|Ford Sierra RS Cosworth|
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The Rallye Sport name has been applied to 21 models, which often proved their worth by winning in motorsport as well as in the market-place. Along with the "ST" badge, the "RS" designation has never been applied lightly, with each and every RS model and derivative offering a special blend of performance, roadholding, vehicle safety, refinement - and great value for money.
RS-badged Fords have been built in many different forms. There have been front-engined and mid-engined types; front-wheel-drive, rear-wheel-drive and four-wheel-drive cars; and four-cylinder or six-cylinder engines, either normally-aspirated or Turbocharged.
Many have used wind-tunnel testing to evolve innovative aerodynamic features, such as the rear aerofoils fitted to Sierra and Escort RS Cosworths. All have pushed the boundaries of technology, and have provided exceptional stability and handling.
The original RS-badged Ford was the 1970 Ford Escort RS1600, the first-ever Ford road car to use a 16-valve twin-overhead-camshaft engine, and the first to be assembled in the new Advanced Vehicle Operation factory at Aveley, in Essex. It also became the first Ford model to be sold through an expanding network of specialised Rallye Sport dealerships.
Like many RS models, the RS1600 (and its close relation, the single-cam engined RS2000) matched its success in the market place with wins in races and rallies, including the East African Safari rally of 1972, three RAC rallies, and the European Touring Car Championship of 1974.
The Ford Capri RS2600 and RS3100 models were high-powered flagship versions of Ford's best-selling coupe range of the 1970s, which also won scores of races, including the European Touring Car Championships of 1971 and 1972.
In the late 1970s, the distinctively-styled quad-headlamp Ford Escort RS2000 became the best-selling RS model of all time, while the Ford Escort RS1800 won more rallies than any other British car. It won the World Rally Championship for Makes in 1979 and provided power for both Bjorn Waldegard (1979) and Ari Vatanen (1981) to win the Drivers' titles. Such Escorts are still popular among rallying clubmen.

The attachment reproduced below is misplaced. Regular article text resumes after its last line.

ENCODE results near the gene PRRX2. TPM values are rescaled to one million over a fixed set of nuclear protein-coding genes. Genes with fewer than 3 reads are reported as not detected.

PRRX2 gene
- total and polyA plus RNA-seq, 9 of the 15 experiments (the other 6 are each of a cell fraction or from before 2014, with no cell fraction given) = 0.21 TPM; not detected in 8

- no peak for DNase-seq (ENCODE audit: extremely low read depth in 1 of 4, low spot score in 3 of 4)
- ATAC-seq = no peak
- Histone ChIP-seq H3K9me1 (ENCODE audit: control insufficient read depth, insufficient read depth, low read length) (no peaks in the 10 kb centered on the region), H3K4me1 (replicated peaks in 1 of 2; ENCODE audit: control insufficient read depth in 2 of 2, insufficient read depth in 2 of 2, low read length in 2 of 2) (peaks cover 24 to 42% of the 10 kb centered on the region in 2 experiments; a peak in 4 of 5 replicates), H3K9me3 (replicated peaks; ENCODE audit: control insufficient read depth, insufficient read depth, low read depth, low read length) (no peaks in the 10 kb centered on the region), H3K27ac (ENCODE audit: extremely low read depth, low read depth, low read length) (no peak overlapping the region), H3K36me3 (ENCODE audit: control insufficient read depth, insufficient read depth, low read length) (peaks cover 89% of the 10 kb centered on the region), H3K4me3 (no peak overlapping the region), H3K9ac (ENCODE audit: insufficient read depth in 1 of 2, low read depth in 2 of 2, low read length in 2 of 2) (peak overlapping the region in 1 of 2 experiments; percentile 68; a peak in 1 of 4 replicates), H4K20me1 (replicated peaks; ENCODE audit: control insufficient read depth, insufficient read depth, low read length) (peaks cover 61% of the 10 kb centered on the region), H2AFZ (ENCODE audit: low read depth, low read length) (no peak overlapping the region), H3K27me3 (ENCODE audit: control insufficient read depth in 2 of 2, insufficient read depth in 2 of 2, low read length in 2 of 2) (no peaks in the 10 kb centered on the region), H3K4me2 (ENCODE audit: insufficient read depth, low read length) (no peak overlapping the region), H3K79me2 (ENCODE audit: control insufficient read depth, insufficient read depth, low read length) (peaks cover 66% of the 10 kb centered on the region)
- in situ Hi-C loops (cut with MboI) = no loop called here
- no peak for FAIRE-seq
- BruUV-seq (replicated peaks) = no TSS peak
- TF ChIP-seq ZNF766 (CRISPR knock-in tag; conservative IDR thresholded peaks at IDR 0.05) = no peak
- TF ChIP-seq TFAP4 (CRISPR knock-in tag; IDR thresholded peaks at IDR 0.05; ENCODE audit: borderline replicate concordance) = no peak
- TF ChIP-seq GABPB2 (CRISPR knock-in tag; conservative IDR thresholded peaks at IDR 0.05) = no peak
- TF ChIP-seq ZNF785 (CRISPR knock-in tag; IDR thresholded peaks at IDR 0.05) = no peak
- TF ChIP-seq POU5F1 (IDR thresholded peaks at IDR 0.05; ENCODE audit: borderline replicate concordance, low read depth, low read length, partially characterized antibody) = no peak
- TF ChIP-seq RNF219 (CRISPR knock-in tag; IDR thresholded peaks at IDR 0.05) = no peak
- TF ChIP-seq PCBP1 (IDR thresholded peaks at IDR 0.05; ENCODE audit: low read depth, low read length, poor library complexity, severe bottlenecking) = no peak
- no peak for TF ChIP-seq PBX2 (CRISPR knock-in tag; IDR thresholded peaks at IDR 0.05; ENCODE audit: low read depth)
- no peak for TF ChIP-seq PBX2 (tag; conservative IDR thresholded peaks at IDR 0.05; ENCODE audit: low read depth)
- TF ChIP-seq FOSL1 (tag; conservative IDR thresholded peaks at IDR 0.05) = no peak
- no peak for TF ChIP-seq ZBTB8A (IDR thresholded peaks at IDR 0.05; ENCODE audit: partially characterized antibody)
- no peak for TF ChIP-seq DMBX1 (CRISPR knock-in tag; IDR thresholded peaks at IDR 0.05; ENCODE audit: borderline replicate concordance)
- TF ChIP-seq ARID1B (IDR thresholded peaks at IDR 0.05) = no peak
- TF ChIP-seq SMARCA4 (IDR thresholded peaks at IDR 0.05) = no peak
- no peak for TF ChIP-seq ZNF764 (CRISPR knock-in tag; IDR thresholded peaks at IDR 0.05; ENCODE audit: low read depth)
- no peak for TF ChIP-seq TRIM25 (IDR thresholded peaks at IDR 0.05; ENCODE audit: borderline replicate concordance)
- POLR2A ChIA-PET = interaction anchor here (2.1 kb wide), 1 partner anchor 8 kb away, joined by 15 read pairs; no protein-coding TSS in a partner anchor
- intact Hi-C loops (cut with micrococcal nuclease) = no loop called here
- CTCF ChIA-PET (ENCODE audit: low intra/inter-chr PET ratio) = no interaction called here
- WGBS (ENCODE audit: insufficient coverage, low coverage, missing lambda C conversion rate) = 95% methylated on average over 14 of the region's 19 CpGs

In the 1980s the front-wheel-drive RS1600i was the first Escort to use a fuel-injected engine, and the first to use a five-speed gearbox, while the RS Turbo of 1984 was the first to use a Turbocharged engine, and a viscous-coupling limited-slip differential. Both models became successful in Touring Car racing, especially the RS Turbo, whose 1.6-litre engine could produce up to 270bhp.
The mid-engined RS200, of which only 200 cars were ever made between 1984 and 1986, was an impressive two-seat supercar, intended for Group B rallying. It featured a race-bred steel and carbon-fibre chassis, a Turbocharged Cosworth BDT engine and four-wheel-drive. Strikingly styled, the RS200 was exclusive and the most expensive RS model so far.
During the 1980s, the Cosworth YB-engined 150mph Sierra RS Cosworth family became so successful as fast, value-for-money, road cars that they became a target for thieves. The RS500 derivatives (of which just 500 examples were built) were so dominant in motor racing that the rules of entire Championships had to be re-cast to make sure they did not win every race, every time.
Even so, and before this could be done, the 500bhp RS500 race cars won the World Touring Car Championship in 1987, the European Touring Car Championship in 1988, along with hundreds of successes at National level.
The final Sierra RS Cosworth of 1990 had a sophisticated four-wheel-drive powertrain and a shortened version of that car's chassis platform, along with a 227bhp engine, was used in the Escort RS Cosworth three-door hatchback. This car's extrovert aerodynamic package ensured positive downforce at all road speeds.
In the mid-1990s the Escort RS Cosworth returned Ford to the top of the rally standings, including victory in the 1994 Monte Carlo Rally - and it also inspired the birth of the Escort World Rally Car of 1997-1998, which brought that pedigree to a nostalgic close.
During the 1990s, two superfast versions of the front-wheel-drive Ford Fiesta were marketed - the RS Turbo with a Turbocharged CVH engine, the RS1800 with the award-winning 1.8-litre Zetec 16-valve twin-cam unit.
At the same time the distinctive front-wheel-drive 2.0-litre Escort RS2000 became the first Ford to use the smooth and torquey 16-valve engine which was later fitted to many Scorpio and Galaxy models. A later derivative, which also carried the RS badge, the RS2000 4x4, was the first of the 1990s Escort family to use four-wheel-drive.
No sooner had the Focus been introduced, than work began on a high-performance RS version. To match the much-praised front-wheel-drive chassis of the Focus, this model, equipped with a Turbocharged 212 bhp derivative of the Ford Duratec engine, and a sophisticated transmission, offered 143mph performance with impressive levels of traction and roadholding.
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